Reading Recap–December 2014 (6 total)

Welcome to the monthly reading recap!

December was slow, as expected. Christmas is a major family holiday for me, which usually means that there’s traveling involved, and staying over at other peoples’ houses, etc. As a result, I don’t typically get much read during the month. Luckily, I had a few days to myself toward the end, and I was able to get through a few visual books, two of which I happened to receive as Christmas gifts, which was nice (and a bit rare).

Incidentally, I did successfully complete my Goodreads 2014 challenge for eighty books. Yay for me! For next year, I’ll start with eighty-five on my to-do list.



For Christmas this year, I received two art books. The first is An Excuse to Draw by Tommy Kane. This book is fantastic and almost entirely made up of Kane’s sketchwork, with only a few paragraphs of notes here and there about the drawings. I admire Kane’s art style and, as with many of the artists I follow, the fact that he keeps such detailed sketchbooks of his travels. I aspire to that level of archival artistry, but I haven’t quite gotten the hang of drawing around people while still maintaining my focus. Definitely a book I’d recommend for anyone who keeps an artist journal or sketchbook, or who is into urban sketching.

The second art book I received is A Year in Japan by Kate T. Williamson. Williamson’s book reads more like a journal, with descriptive text following many of the drawings. Her art is completely different from Kane’s, with a much simpler style. I love the bright colors she uses and also her tendency to recreate patterns and designs. I’d recommend this one to people who like books about Japan or artist journals similar to (though not exactly like) Danny Gregory’s.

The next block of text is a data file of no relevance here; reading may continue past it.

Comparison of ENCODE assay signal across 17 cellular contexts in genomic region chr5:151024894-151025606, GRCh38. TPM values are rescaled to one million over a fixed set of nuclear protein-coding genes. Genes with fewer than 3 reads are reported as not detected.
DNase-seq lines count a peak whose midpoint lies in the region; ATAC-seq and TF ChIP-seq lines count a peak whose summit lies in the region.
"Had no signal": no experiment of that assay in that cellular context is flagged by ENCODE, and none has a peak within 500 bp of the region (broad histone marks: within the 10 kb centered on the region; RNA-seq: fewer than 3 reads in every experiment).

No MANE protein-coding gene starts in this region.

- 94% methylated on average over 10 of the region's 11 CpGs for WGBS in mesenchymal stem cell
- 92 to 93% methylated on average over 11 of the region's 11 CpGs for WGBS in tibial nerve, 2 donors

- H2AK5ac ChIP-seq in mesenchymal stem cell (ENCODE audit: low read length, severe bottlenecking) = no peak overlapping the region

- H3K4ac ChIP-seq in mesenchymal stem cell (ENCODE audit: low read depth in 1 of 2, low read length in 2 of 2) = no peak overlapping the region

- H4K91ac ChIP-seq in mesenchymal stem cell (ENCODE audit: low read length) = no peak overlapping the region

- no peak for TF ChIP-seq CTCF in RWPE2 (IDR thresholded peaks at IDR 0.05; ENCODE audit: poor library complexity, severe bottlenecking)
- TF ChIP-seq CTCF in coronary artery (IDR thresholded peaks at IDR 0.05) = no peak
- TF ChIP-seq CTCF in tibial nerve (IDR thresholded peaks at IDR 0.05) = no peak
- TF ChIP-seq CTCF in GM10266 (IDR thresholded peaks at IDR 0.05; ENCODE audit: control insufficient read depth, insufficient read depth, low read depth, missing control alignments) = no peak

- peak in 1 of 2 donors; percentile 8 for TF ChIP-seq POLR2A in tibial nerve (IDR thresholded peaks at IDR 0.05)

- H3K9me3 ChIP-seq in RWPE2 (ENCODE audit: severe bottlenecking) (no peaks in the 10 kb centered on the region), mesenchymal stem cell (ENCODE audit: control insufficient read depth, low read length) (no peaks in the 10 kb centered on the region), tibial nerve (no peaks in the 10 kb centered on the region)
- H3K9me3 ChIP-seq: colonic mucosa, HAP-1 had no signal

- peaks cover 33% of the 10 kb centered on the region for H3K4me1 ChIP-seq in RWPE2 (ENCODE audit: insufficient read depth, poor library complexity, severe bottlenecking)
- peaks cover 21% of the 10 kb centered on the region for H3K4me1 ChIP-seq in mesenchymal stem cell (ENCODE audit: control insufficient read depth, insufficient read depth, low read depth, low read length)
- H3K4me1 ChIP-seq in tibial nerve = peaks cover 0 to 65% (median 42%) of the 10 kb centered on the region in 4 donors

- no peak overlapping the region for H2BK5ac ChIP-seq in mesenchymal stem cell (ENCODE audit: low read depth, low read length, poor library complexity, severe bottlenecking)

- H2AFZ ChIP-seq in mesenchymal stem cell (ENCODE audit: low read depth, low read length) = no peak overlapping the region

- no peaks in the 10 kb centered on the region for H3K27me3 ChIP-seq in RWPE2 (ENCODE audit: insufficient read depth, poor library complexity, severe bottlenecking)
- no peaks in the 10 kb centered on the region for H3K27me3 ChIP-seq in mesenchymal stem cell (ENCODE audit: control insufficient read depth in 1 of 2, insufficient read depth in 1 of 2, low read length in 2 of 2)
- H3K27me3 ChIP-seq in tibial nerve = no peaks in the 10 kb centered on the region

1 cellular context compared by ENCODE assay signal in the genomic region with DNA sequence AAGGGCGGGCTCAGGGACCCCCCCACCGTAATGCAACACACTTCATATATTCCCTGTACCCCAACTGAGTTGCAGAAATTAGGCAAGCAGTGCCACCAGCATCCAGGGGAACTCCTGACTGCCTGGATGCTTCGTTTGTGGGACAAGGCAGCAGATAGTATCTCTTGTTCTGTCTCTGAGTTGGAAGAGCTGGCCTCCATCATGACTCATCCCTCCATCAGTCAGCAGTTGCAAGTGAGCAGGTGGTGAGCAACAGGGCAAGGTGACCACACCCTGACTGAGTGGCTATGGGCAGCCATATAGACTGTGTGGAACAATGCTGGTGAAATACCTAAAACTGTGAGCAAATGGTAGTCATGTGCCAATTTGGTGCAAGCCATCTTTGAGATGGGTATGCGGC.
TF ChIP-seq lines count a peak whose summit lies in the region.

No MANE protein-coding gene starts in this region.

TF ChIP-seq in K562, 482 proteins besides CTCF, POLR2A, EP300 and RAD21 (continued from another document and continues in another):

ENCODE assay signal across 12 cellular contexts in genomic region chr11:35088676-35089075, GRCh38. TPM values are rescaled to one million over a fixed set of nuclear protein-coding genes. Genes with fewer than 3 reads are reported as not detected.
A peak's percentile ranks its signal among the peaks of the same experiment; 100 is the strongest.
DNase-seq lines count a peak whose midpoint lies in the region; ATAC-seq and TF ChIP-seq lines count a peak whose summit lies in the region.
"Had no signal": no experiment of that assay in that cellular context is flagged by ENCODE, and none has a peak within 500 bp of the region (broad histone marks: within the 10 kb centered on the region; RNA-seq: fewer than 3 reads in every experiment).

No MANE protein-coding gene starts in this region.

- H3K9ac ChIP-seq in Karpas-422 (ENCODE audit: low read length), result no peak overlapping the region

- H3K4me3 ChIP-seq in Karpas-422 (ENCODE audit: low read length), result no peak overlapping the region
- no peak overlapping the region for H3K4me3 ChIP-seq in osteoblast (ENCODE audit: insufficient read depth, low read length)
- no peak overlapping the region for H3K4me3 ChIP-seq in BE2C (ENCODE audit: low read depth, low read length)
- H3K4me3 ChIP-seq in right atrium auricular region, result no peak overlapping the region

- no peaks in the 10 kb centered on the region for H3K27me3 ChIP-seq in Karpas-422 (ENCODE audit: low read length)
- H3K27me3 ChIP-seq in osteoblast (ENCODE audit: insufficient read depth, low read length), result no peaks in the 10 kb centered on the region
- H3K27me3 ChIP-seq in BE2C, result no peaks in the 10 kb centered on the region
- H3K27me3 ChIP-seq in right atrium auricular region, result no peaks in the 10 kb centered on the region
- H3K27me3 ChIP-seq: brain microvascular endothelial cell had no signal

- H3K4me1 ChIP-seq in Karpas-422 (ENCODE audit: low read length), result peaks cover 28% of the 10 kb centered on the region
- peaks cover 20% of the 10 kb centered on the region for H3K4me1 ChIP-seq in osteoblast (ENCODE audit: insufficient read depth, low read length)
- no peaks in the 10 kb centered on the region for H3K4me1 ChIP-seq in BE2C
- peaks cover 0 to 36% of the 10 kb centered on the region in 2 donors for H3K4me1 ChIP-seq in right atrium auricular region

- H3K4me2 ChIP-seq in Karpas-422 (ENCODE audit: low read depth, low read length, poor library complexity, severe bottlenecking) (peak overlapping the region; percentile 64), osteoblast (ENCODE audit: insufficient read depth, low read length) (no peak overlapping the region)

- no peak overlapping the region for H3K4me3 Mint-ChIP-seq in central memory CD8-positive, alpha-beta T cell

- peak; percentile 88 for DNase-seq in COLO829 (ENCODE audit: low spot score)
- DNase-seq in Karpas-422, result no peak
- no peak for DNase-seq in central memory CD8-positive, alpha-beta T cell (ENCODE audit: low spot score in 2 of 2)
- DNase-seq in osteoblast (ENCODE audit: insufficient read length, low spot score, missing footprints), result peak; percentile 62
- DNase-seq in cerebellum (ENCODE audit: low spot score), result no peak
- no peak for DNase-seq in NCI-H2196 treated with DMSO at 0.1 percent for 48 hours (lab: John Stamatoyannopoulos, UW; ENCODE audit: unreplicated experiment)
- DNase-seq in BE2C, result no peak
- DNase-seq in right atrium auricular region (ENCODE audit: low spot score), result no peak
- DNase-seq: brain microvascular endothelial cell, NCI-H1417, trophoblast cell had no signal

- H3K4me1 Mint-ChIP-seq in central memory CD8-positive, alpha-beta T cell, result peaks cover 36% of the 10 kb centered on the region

A few random manga volumes came in over the last couple of months, and I was finally able to catch up with them.

First, I read Black Butler, volume 18 by Yana Toboso. We’re finally getting out of the boarding school arc and into the next major storyline. I don’t have a lot to say about this except that Undertaker gets increasingly more interesting, and I can’t wait to find out where his story leads. I worry sometimes that they’ll drag him into every arc without offering anything to further his character, but maybe that’s an unwarranted concern.

Of course, when I follow up with a manga like D.Gray-Man, volume 24, which has lost all semblance of coherency, then I feel like I have reason to worry. I honestly don’t understand what’s happening in this manga anymore. I know that Allen Walker is struggling with his transformation into the Fourteenth, but beyond that I’m well and truly lost. This story ceased to make much sense about five volumes ago. Alas, after investing in so many volumes, I keep reading in the hopes that it’ll all become clear.

However, Ooku, volume 10 by Fumi Yoshinaga was a very good installment in the Ooku series. But damn this volume for being so heartbreaking. I could see where it was going a mile away, and I desperately hoped that it wouldn’t end the way I knew it had to end. But that’s what happens when so many political agendas are at cross purposes, only to be crowned with several environmental disasters at once. The first steps to stopping the redface pox have been made, but we have yet to see if the disease will be overcome for good. Ooku continues to be a series that impresses me very much, and hopefully volume eleven won’t take too long to arrive.



The perfect wrap up to my December was Saga, volume 4 by Brian K. Vaughan and Fiona Staples. Since most of my comments about this series come down to incoherent fangirling, I’ll just say that this volume did not disappoint. There were some exciting plot points, and I can’t wait to see how they’re resolved in the next book.

And that covers December 2014. What did you read last month, and how did you like it?



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